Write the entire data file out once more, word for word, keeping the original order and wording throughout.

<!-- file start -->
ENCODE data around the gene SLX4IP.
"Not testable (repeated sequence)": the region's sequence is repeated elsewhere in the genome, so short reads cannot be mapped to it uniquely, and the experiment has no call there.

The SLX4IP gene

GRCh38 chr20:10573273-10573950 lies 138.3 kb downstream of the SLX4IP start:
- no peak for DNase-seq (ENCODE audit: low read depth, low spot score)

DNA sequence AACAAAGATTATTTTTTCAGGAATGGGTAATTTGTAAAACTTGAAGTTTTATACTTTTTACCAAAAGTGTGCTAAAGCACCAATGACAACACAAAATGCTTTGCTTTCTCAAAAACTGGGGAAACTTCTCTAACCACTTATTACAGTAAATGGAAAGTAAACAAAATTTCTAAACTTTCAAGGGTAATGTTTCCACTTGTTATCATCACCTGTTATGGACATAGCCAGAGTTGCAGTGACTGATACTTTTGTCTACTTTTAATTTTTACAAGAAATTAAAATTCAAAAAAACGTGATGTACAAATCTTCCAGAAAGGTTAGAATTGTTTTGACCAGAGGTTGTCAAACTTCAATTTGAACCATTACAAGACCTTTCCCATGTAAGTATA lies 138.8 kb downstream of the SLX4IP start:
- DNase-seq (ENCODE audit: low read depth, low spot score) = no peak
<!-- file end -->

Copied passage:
ENCODE data around the gene SLX4IP.
"Not testable (repeated sequence)": the region's sequence is repeated elsewhere in the genome, so short reads cannot be mapped to it uniquely, and the experiment has no call there.

The SLX4IP gene

GRCh38 chr20:10573273-10573950 lies 138.3 kb downstream of the SLX4IP start:
- no peak for DNase-seq (ENCODE audit: low read depth, low spot score)

DNA sequence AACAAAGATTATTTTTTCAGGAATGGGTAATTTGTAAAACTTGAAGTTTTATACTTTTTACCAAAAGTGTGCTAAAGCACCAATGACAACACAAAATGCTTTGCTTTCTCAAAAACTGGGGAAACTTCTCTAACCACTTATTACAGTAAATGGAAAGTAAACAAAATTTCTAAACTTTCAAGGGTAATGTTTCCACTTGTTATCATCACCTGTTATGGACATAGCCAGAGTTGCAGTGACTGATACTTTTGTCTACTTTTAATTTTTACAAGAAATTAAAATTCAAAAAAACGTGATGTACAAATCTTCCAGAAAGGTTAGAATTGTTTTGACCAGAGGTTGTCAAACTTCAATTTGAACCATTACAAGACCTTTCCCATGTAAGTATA lies 138.8 kb downstream of the SLX4IP start:
- DNase-seq (ENCODE audit: low read depth, low spot score) = no peak